Nike’s most-advanced kicks have been turning into bricks. Blame the internet.
Last month, Nike began selling shoes that lace themselves. The $350 (R5000) Adapt BB shoes wirelessly connect to a phone to tighten and loosen with an app.
Fresh out of the box, Nike’s connected shoes recommended a software update – which broke some. More than an embarrassment, it exposed a truth that bears repeating about the future of all sorts of products: when something connects to the internet, you’re not really in control of it.
Mike, a sneaker collector in Virginia, said his expensive shoes were suddenly no longer even useful as shoes. The software update via his Android phone corrupted the “lace engine” so the sneaker couldn’t tighten – even with manual buttons.
“The whole thing is surreal,” said Mike, who spoke on the condition of not using his last name because he’s in the shoe-reselling business and feared retribution.
Nike said the problem had affected a small number of customers, though its app has a 2.4-star rating in Google’s Play store.
The self-lacing shoes are hardly the first “smart” thing to turn dumb. We’ve seen Nest thermostats freeze out owners and Teslas that won’t drive after an over-the-air update, a phenomenon called “bricking”.
Despite the frequent face palms, connected gadgets aren’t going away. There’s an argument to be made for going slow in adopting this technology, particularly when it offers trivial benefits. But connectivity is becoming standard on new cars, speakers, thermostats and doorbells. The world will have nearly 19 billion connected “things” by 2020, triple the number from 2016, Gartner estimates.
There’s a ton at stake for our security and privacy, not to mention sanity and money. How do we get the good connected things and avoid the ones that are going to end up on the internet of (expletive) list?
Nike said it has fixed its shoes, but we can learn a few things about staying in control from how it bricked them.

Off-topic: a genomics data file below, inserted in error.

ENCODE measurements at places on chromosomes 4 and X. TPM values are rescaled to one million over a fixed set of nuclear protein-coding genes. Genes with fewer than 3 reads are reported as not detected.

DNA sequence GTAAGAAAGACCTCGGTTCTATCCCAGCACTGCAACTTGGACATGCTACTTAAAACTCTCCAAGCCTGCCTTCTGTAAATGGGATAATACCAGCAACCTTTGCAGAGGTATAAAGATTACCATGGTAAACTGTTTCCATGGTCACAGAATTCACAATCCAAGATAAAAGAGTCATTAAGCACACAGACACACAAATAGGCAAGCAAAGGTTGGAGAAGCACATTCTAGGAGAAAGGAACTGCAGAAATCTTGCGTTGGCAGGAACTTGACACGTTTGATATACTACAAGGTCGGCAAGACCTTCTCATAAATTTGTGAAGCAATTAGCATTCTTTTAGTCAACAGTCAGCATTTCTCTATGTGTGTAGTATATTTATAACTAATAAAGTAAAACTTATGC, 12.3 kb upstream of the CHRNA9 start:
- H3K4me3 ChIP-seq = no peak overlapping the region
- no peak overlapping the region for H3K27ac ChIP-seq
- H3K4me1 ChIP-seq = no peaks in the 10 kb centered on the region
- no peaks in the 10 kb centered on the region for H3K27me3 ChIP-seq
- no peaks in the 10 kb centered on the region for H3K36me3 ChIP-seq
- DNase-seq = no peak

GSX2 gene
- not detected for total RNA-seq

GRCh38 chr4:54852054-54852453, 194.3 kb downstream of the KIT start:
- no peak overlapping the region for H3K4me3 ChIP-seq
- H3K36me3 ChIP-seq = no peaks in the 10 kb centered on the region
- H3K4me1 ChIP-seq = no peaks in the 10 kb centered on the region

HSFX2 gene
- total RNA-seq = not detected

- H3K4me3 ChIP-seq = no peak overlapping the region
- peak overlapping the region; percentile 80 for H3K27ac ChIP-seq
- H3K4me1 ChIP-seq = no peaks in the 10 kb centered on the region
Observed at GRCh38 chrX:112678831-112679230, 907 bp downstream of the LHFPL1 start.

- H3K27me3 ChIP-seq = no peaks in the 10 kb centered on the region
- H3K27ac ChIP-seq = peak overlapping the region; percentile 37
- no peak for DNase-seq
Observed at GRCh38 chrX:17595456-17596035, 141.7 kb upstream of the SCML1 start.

What is a connected shoe, smart speaker, thermostat or other connected thing really? It’s a way for a company to stay in your life. Of course, the manufacturers don’t present it that way. Nike said the power-lacing tech in the Adapt BB sneakers allows the shoe’s fit to adjust to athletes’ changing needs. A cable tightens the shoes when you press a button or tap on a smartphone app.
Nike’s app lets you dial in a precise fit and personalise some buttons. But its planning more: there’s also an accelerometer, gyroscope, capacitive and temperature sensor that could be unlocked with software updates to collect information about your steps, performance or who knows?
At the shoe’s launch, executives talked about the Adapt BB as an “intelligent product”. Staying in our lives after a purchase gives a manufacturer new opportunities to make money, be it from our data, advertising, in-app purchases or services.
Software updates are usually a good thing, I was reminded by Yves Béhar, the celebrated designer of many connected devices. “When it works, over-the-air software updates are incredibly useful at prolonging the relevance of a product,” Béhar said. Electric car updates improve battery life and speaker updates improve sound quality, he said.
But there’s trust in that relationship that has to be earned and can be easily ruined by putting features before privacy, simplicity and reliability.
Nike missed a few trust elements. For one, the sneakers have physical buttons, but they require working software and power to operate. Second, while software mishaps happen, Nike messed up. There are many different phone models and in its testing Nike didn’t realise some couldn’t maintain a Bluetooth connection well enough to apply a software update.
And some shoes were shipped without a “gold image” back-up of the software they needed to operate. It was a recipe for making self-lacing shoes come undone.
At least Nike had a warranty and responsive support team.
The Washington Post